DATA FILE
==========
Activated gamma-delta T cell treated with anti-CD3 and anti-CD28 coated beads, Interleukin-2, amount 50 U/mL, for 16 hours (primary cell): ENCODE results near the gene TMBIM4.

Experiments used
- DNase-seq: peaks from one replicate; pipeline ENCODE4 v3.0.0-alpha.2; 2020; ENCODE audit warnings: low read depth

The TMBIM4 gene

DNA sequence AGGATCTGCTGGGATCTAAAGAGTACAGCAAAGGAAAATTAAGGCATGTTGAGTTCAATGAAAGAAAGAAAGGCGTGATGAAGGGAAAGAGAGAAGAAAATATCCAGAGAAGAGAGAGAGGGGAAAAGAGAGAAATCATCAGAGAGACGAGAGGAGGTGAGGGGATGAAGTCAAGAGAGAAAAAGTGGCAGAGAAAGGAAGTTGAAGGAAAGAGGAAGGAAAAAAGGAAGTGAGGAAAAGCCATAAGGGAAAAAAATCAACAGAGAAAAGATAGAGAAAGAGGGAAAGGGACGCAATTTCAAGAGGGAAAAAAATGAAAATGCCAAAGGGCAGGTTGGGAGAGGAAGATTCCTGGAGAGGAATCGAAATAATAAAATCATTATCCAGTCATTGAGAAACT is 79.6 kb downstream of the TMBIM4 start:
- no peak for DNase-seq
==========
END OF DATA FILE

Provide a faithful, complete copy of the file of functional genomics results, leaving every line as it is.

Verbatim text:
Activated gamma-delta T cell treated with anti-CD3 and anti-CD28 coated beads, Interleukin-2, amount 50 U/mL, for 16 hours (primary cell): ENCODE results near the gene TMBIM4.

Experiments used
- DNase-seq: peaks from one replicate; pipeline ENCODE4 v3.0.0-alpha.2; 2020; ENCODE audit warnings: low read depth

The TMBIM4 gene

DNA sequence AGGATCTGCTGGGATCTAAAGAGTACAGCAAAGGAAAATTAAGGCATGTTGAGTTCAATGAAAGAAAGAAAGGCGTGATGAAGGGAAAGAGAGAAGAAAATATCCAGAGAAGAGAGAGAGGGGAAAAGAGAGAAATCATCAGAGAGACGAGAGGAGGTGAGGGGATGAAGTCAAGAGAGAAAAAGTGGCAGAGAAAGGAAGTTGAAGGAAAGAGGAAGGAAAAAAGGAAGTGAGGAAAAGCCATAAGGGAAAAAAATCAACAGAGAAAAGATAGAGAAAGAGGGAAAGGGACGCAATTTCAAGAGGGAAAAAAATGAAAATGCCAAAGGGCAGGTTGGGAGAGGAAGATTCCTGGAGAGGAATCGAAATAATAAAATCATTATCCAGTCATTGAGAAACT is 79.6 kb downstream of the TMBIM4 start:
- no peak for DNase-seq